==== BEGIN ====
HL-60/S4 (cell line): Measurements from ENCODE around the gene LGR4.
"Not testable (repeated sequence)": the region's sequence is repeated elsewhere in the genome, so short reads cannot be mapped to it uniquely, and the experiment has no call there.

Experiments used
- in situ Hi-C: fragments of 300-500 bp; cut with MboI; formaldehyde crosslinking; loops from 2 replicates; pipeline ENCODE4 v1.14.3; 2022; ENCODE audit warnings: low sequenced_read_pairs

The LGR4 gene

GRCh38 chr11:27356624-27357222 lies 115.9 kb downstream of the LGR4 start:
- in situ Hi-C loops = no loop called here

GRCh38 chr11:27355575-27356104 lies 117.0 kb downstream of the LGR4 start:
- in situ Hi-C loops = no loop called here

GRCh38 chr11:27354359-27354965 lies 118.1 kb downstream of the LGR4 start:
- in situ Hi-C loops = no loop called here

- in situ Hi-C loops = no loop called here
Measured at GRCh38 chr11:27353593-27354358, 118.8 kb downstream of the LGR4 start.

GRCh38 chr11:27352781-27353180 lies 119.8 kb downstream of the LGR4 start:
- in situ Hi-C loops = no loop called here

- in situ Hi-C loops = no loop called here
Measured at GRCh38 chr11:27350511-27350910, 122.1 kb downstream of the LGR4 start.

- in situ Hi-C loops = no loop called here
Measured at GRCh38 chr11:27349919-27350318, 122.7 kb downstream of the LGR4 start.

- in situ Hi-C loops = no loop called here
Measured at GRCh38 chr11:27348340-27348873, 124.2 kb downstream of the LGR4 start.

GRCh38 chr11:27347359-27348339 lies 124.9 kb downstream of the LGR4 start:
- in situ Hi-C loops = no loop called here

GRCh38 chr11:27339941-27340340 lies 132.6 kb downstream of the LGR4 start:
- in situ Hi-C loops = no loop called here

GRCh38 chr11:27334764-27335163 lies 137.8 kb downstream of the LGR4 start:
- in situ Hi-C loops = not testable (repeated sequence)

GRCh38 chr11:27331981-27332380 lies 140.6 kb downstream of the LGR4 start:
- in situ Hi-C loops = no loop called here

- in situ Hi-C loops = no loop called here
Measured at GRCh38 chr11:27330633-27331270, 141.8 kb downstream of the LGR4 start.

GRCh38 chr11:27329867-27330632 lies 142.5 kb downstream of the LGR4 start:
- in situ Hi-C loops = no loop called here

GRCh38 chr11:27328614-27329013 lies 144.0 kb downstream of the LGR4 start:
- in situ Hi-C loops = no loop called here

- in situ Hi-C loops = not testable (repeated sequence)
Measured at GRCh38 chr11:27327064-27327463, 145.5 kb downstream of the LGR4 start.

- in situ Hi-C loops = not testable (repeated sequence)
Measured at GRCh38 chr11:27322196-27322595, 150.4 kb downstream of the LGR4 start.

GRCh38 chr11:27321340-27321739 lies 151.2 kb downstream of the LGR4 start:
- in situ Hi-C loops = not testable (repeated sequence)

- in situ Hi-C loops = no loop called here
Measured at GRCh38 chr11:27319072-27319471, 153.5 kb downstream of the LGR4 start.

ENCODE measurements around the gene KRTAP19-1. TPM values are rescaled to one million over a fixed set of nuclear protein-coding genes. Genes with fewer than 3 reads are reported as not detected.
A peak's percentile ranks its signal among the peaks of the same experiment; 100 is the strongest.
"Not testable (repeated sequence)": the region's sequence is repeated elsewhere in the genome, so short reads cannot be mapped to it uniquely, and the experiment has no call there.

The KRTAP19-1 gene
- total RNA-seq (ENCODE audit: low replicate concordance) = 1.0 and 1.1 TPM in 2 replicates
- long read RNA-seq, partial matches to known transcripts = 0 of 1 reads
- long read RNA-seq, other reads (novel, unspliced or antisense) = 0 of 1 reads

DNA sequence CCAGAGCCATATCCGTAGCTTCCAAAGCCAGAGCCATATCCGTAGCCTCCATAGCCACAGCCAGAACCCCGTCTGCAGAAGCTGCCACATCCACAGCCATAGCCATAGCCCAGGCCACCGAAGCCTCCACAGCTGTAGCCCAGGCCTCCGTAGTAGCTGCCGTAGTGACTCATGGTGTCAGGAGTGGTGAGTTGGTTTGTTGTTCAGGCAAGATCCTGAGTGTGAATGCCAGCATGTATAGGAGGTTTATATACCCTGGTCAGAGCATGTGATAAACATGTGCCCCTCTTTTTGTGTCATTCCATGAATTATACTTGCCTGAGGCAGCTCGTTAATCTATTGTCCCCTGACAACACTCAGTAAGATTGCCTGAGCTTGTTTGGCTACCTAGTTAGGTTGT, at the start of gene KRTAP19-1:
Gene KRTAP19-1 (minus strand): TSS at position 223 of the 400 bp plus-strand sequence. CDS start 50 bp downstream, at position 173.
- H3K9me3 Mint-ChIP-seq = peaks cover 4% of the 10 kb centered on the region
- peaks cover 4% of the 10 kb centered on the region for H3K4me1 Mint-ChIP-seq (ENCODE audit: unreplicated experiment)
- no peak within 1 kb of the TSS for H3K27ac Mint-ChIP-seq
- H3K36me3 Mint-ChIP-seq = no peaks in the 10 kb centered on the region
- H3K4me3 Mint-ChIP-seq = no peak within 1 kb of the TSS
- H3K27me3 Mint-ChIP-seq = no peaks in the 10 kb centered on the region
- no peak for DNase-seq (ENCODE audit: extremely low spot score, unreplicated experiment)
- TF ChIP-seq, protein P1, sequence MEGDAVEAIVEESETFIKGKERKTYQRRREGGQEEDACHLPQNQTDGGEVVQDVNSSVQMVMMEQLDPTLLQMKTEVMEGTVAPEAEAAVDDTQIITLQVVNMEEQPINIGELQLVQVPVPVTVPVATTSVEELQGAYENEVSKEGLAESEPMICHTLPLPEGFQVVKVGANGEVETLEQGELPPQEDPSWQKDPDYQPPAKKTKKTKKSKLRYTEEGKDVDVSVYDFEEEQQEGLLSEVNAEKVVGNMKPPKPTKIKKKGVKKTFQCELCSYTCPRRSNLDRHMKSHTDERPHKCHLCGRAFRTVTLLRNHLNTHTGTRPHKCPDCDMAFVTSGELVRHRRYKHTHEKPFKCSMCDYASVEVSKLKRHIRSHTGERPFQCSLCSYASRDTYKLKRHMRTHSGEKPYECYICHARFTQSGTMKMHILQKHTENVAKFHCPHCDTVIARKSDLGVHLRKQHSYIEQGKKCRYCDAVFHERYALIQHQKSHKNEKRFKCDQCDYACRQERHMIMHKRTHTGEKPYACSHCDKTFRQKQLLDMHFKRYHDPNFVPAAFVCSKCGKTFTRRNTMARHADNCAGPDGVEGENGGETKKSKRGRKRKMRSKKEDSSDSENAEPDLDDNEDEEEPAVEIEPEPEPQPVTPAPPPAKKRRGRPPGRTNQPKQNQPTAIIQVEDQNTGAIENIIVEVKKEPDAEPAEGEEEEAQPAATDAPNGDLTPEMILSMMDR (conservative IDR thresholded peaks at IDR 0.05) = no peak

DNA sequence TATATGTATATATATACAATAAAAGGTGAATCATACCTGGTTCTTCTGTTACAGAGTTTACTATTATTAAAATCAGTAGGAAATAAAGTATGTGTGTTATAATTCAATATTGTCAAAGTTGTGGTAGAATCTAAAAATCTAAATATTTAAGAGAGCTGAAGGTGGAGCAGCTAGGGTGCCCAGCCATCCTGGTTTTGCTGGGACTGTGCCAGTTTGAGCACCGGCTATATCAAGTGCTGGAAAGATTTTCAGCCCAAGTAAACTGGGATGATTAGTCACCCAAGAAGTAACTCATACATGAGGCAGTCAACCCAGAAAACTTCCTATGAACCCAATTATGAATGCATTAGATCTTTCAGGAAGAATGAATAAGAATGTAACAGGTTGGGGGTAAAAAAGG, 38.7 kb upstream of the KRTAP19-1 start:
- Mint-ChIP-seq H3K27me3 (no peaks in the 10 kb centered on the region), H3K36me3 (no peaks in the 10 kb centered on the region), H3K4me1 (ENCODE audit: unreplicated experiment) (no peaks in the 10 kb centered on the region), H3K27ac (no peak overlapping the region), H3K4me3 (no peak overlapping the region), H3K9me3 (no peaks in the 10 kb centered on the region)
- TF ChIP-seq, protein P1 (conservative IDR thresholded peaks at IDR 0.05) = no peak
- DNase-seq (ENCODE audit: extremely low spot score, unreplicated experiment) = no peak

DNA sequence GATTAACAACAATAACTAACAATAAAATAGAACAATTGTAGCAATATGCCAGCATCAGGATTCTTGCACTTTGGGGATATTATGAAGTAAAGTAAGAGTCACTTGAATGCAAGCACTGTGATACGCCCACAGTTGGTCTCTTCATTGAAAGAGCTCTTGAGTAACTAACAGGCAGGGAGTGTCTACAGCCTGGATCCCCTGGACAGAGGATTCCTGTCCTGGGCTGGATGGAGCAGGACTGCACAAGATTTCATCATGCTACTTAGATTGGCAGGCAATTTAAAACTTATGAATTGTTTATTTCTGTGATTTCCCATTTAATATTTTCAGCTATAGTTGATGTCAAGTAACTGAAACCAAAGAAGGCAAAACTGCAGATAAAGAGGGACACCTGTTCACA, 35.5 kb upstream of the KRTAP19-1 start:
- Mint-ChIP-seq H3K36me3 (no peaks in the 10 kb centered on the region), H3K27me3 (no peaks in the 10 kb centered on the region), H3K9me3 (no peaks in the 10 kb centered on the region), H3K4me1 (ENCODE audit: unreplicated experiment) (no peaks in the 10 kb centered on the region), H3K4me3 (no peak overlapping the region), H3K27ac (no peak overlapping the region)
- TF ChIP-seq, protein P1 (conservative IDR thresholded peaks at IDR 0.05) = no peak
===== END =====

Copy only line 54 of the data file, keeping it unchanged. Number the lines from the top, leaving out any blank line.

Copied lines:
- peaks cover 4% of the 10 kb centered on the region for H3K4me1 Mint-ChIP-seq (ENCODE audit: unreplicated experiment)